The gramaphone table (above) in the living room that has been restored and repurposed (Credit: Albert Chua/EdgeProp Singapore) 

Many of the pieces of furniture in the house have been restored and repurposed. These include an old gramophone table, a Singer sewing machine, a coffee table and Peranakan display cabinets. “Furniture restoration in Johor Bahru is extremely inexpensive, and the guy is so good, I call him the ‘resurrector’,” says Boon.   

Furniture shops that Boon discovered in Johor Bahru include Actally, Commune Furniture and Kian Contract. He purchased several lounge chairs and the entire dining set from Kian Contract after he learnt that the company had designed all the furniture for Pollen, a restaurant at Gardens by the Bay.   

A statement piece is a chandelier Boon purchased from a shop in Balestier. He got the inspiration from the cylindrical lights he saw at the Colony restaurant at luxury hotel Ritz-Carlton Millenia Singapore.   


The 'Colonial style' lampshades that were made in Johor Bahru grace the side tables at the reception area of the house (Credit: Albert Chua/EdgeProp Singapore)


In the reception and living areas are table lamps purchased from Lim’s Art in Singapore. As Boon could not find the lampshades he wanted, he tried to get them made. “In Singapore, the art of lampshade-making is gone,” he laments. He chanced upon a shop selling lampshades while at Holiday Plaza Mall in Johor Bahru, located just a five-minute drive from his home. He showed the lady at the shop a picture of the lampshade he had in mind — “something colonial”, he said. It turned out that the shop made lampshades for the British India lifestyle brand and was able to create the ones he wanted.   

Boon’s house has two 10-blade ceiling fans, smaller versions of the ones at MRT stations in Singapore. “The guy at the shop said they were very expensive, but I was prepared to pay,” recounts Boom. “He told me they cost RM1,000 ($335) each and I said I would take them.” He had them installed at the reception and living areas, and they are ideal, as they are quiet and effective in cooling the space, he explains.   

“It’s amazing what you can find here, and they are all at a fraction of the cost in Singapore,” says Boon.   


Double volume ceiling and skylight (Credit: Albert Chua/EdgeProp Singapore)


Boon reckons that some locals have returned to Johor Bahru to start their own businesses after having worked in Singapore. Some Singaporeans have also been lured by the cost-savings of starting a business across the Causeway. These entrepreneurs have rejuvenated many of the older neighbourhoods in the city, such as Taman Molek, which is near Boon’s home.   

For instance, the Yummy Nasi Lemak restaurant in Taman Molek is operating in a converted office building. It serves not only nasi lemak but also traditional Nonya kueh, and even has space for cooking classes.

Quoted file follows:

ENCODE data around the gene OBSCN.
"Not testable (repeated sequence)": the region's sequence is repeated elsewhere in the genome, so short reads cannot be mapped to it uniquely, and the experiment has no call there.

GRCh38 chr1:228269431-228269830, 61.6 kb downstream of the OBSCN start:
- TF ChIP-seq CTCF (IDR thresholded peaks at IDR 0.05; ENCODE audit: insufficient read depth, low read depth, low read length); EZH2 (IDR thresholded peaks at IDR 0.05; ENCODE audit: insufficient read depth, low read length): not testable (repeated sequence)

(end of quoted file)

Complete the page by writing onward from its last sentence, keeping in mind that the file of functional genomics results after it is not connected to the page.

Chef Toast in Taman Molek looks like a typical shophouse unit from the outside. The proprietor was trained by a German pastry chef when he was working for a hotel in Singapore. Later, he decided to return to Johor Bahru to start his own business. Besides coffee and toast, he also makes all kinds of artisanal bread, which go for RM5 a loaf. “It’s interesting to find these hole-in-the-wall places that offer great food at such attractive prices compared with those in Singapore,” says Boon.   


Hole in the wall places with great food, and at a fraction of the cost in Singapore (Credit: EdgeProp Singapore)


At another coffeeshop, a young man is busy making coffee. There are people queueing up patiently, waiting for their turn. “He may not be a certified barista, but he’s probably better than most because he’s been doing it every day for so many years,” says Boon.   

There are also new malls in Johor Bahru, such as Paradigm Mall, and the biggest Ikea store in Southeast Asia, as well as Aeon Tebrau City. They are located just a 20-minute drive from Woodlands across the Causeway.   


A quiet rejuvenation is taking place in some of the old estates like Taman Molek in Johor Bahru (Credit: Albert Chua/EdgeProp Singapore) 


While the Kuala Lumpur-Singapore high-speed rail project may have been scrapped, the Rail Transit System linking Woodlands in Singapore and Johor Bahru has not been derailed. And that is what many Singaporeans are looking forward to. “[The RTS] will increase accessibility and allow more people to explore the flexibility of living across the Causeway and working in Singapore,” says Boon.   

One need not buy a property in Johor Bahru or elsewhere in Iskandar Malaysia to enjoy the semi-retired lifestyle. “You can just rent,” says Boon. Listings of newly completed terraced houses in developments in Johor Bahru and other parts of Iskandar Malaysia have asking rents of RM1,000 to RM3,500 a month. Studio apartments of about 560 sq ft are available for rent from RM950 a month, while three-bedroom apartments are from RM1,700 a month. “These are asking rents, which are usually negotiable because there’s a lot of supply and so many choices for potential tenants,” he adds.   

With the exchange rate for the Singapore dollar still attractive at $1: RM2.98, it makes sense for those who want to lead a “simpler, semi-retired life”, says Boon. It is one he is certainly